In the U.S., a 'hidden' economy for those without a university degree

In the U.S., a 'hidden' economy for those without a university degree

Summary: Well-paying science, technology, engineering or mathematics ("STEM") jobs aren't limited to those with a college degree, according to a new report.

Chart courtesy Brookings Institution

Fact: If you work in a science, technology, engineering or math-related field, you will (on average!) make more than your peers.

Fact: About 20 percent of the jobs available in the United States—that's about 26 million—require a "high level of knowledge" in one of those fields.

Fact: Half of all these "STEM" jobs do not require a four-year college degree.

That last point is the key takeaway from a recent Brookings Institution study entitled "The Hidden STEM Economy," which surveyed U.S. workers to find out exactly what kinds of skills they needed to perform their jobs.

The head-slapping conclusion? STEM has a slight marketing problem, portrayed as a white collar realm occupied by only the most highly educated workers. The reality is more complex: there are plenty of well-paid blue collar STEM workers, too, and those jobs aren't disappearing overseas like other manufacturing and vocational jobs.

They're in a number of industries: utilities, professional services, construction, mining, manufacturing and healthcare. And they're centered in metropolitan hubs such as San Jose, Washington, Seattle and Boston.

Chart courtesy Brookings Institution

But policy hasn't quite kept up, Brookings argues:

Many researchers have studied why there is a shortage of highly educated STEM workers. Reasons range from inadequate preparation, to too few choosing those fields of study, to low retention rates for STEM majors. A number of policies are designed to correct this problem. Less attention has been paid to why sub-bachelor's level STEM jobs are hard to fill. Further, public policies have focused almost entirely on four-year degree pathways, ignoring the many high-paying jobs in STEM fields that do not require as much formal education.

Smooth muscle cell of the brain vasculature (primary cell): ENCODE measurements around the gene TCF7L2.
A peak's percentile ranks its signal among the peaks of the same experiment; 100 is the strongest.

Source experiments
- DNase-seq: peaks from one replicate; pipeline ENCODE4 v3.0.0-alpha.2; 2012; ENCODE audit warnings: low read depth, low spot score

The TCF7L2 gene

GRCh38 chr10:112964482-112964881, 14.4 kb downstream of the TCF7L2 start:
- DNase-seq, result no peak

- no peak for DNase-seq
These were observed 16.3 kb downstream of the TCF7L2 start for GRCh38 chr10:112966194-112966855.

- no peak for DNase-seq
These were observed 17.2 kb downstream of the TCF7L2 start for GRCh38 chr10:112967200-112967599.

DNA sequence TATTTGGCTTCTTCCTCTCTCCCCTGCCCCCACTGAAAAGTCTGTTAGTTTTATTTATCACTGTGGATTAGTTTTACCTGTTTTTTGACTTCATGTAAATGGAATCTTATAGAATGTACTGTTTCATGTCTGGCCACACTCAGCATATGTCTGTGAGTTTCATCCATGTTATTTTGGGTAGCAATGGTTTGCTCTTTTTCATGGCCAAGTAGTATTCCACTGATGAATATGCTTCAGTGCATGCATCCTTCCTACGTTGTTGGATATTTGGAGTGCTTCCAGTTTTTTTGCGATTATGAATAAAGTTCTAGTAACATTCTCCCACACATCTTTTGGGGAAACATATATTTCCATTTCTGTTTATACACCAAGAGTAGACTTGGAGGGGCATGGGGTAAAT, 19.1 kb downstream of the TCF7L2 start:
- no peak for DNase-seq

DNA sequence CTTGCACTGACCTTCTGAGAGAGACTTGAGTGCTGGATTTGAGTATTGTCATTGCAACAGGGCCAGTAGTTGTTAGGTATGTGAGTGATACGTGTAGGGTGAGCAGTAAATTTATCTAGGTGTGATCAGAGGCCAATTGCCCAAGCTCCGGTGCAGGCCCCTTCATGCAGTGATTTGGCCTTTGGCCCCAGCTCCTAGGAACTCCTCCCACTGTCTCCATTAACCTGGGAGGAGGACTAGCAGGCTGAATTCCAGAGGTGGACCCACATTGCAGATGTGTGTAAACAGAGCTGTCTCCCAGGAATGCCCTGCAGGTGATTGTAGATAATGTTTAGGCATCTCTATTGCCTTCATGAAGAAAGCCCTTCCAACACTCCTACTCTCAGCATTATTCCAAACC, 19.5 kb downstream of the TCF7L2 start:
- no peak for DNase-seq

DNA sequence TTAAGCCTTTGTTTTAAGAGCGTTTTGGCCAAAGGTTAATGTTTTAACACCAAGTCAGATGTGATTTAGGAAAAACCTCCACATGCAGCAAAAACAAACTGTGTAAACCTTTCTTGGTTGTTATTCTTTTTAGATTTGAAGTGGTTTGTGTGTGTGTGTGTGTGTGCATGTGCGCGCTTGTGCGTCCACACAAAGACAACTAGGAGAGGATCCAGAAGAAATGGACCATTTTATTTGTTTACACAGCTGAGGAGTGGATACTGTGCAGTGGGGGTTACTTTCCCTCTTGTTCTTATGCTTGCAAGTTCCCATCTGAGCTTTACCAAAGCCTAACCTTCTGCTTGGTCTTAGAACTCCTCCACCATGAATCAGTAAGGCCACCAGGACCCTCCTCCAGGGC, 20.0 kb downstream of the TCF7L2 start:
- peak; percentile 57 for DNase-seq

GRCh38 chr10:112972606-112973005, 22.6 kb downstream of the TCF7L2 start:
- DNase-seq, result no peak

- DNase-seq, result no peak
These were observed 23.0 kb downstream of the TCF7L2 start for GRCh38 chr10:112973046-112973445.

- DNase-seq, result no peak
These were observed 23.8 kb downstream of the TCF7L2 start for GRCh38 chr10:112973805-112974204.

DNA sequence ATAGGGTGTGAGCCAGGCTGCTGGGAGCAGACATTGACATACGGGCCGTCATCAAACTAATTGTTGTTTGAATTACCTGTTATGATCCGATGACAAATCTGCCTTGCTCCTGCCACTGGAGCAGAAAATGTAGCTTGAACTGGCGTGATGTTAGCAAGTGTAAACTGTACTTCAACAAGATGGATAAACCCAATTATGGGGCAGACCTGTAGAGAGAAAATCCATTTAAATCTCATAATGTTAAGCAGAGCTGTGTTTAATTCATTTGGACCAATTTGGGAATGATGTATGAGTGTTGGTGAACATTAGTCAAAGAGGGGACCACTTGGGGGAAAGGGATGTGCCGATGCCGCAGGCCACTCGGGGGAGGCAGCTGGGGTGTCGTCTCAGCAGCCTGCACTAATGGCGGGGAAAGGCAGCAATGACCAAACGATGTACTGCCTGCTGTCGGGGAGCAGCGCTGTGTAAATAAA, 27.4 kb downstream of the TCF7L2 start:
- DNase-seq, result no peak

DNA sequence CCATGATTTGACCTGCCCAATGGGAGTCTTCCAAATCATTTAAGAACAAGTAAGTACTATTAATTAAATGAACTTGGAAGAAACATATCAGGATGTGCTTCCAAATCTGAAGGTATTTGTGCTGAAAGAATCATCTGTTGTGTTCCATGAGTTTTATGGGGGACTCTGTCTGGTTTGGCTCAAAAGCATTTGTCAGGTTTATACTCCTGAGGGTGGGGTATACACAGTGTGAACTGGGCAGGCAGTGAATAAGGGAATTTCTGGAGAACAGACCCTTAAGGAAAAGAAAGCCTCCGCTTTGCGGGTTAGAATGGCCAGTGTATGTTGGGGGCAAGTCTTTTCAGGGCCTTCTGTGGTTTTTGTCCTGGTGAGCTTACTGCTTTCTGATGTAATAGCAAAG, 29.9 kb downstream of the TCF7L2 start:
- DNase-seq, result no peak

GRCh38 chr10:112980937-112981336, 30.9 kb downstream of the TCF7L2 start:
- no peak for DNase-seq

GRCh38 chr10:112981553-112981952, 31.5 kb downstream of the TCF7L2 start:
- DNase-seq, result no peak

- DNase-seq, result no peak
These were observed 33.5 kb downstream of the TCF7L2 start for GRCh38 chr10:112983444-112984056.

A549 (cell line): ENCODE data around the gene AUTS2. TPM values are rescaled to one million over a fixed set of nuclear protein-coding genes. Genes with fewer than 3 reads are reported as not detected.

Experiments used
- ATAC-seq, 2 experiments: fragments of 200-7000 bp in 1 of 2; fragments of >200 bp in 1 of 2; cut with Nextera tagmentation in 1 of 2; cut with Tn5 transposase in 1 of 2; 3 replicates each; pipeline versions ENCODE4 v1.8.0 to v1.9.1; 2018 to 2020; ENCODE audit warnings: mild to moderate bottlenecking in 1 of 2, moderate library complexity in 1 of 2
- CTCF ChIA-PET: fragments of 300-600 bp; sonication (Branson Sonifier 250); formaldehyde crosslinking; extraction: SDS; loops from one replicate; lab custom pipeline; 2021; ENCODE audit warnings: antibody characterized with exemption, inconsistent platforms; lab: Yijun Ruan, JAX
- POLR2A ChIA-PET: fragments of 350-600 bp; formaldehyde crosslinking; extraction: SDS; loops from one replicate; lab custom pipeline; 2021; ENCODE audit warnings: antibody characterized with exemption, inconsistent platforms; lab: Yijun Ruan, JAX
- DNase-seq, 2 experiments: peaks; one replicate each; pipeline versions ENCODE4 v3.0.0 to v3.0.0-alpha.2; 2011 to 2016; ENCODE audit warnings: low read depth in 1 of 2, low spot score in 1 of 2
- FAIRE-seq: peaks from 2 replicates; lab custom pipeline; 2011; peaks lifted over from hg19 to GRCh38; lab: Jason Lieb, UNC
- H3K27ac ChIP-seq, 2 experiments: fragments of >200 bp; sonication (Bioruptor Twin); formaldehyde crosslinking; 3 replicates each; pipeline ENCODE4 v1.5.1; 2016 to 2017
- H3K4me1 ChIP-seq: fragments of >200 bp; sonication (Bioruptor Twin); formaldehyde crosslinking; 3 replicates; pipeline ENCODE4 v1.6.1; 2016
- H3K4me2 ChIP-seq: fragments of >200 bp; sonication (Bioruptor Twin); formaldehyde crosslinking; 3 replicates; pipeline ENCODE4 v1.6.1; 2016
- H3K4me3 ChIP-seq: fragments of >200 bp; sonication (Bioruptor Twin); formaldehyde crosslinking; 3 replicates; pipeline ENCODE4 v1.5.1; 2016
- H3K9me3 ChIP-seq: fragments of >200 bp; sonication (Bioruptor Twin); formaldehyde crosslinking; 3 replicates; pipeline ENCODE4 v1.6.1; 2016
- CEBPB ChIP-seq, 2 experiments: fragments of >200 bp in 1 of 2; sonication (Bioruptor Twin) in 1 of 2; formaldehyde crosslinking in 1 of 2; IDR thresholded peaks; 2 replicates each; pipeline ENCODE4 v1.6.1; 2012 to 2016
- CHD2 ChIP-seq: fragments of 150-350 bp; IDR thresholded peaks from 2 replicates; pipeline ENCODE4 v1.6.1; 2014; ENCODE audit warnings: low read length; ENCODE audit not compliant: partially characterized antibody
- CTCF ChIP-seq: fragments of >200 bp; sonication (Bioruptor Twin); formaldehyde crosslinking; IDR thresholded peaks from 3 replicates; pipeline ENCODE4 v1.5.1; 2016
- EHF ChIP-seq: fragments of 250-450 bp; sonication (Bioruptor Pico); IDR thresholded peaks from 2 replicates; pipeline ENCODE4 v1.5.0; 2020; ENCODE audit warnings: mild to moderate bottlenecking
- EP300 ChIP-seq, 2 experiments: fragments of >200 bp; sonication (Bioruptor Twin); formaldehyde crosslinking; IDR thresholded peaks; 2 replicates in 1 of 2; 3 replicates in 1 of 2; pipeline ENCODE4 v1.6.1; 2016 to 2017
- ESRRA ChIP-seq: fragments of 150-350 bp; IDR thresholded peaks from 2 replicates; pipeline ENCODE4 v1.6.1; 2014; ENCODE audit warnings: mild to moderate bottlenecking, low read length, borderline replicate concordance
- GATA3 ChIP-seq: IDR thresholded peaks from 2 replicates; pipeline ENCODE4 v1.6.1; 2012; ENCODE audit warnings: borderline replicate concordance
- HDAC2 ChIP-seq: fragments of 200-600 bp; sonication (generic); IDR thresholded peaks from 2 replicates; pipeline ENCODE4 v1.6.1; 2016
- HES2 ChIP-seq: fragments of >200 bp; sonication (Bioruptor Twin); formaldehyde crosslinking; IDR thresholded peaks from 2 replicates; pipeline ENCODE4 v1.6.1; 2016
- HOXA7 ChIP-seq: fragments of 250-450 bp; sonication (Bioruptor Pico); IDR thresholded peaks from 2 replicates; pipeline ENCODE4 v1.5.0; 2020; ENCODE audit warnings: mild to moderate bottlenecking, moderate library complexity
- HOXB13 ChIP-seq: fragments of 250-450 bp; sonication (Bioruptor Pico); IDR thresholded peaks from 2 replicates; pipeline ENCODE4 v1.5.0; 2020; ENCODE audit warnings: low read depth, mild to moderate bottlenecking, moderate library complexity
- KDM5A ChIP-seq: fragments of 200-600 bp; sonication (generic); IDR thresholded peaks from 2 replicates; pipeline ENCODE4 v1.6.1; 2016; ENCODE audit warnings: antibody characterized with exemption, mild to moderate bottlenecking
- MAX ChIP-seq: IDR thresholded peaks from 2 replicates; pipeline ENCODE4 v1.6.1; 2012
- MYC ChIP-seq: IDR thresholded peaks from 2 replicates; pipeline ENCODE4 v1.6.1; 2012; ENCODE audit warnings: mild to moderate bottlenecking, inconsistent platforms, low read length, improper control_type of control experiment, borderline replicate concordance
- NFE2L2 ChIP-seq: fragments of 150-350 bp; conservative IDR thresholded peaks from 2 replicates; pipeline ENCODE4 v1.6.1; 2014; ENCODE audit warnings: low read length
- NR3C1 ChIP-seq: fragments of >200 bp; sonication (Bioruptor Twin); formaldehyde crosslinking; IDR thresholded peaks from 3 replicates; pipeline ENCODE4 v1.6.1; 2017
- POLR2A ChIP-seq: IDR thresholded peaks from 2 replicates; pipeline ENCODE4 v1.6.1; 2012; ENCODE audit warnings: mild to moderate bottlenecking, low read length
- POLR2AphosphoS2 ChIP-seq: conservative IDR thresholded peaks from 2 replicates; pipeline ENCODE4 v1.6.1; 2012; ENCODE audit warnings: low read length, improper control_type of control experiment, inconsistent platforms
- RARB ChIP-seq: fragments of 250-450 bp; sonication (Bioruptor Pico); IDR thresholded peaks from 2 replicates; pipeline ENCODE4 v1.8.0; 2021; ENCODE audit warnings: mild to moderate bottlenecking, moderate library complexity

The U.S., of course, is famously lacking on the global stage with regard to educating its children in technical fields.

Lisa Krieger of the San Jose Mercury News looks at the issue through a Silicon Valley lens. Even though the vast majority (upwards of 72 percent) of Valley jobs require a bachelor's degree, those that don't still require a high level of technical proficiency:

For instance, technical writing employs thousands of people in well-paying Bay Area jobs, the report found. "You need skills that are specific to whatever their product or service is, to help the customer," said Daniel Doornbos, of San Jose, who writes user manuals for the data storage company Nimble Storage.

Some of the data points in the Brookings study are fascinating—for example, less than 10 percent of jobs in 1850 were STEM related, versus 20 percent today—and the geographic spread is somewhat surprising, too. (The least STEM-focused region of the U.S.? The Northeast.)

But it's the conclusion that resonates.

"The excessively professional definition of STEM jobs has led to missed opportunities to identify and support valuable training and career development at the federal level and weakened coordination between workforce development and education at the state and local levels," the authors write. "The overemphasis on four-year and higher degrees as the only route to a STEM career has neglected cheaper and more widely available pathways through community colleges and even technical high schools."

Topics: Tech Industry, Education

Andrew Nusca

About Andrew Nusca

Andrew Nusca is a former writer-editor for ZDNet and contributor to CNET. During his tenure, he was the editor of SmartPlanet, ZDNet's sister site about innovation.

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  • Great article

    Community colleges offer many great technical programs in addition to those geared toward moving students on to 4-year institutions. In addition, they are both accessible and affordable relative to many colleges and unis. And, finally, they are under-rated.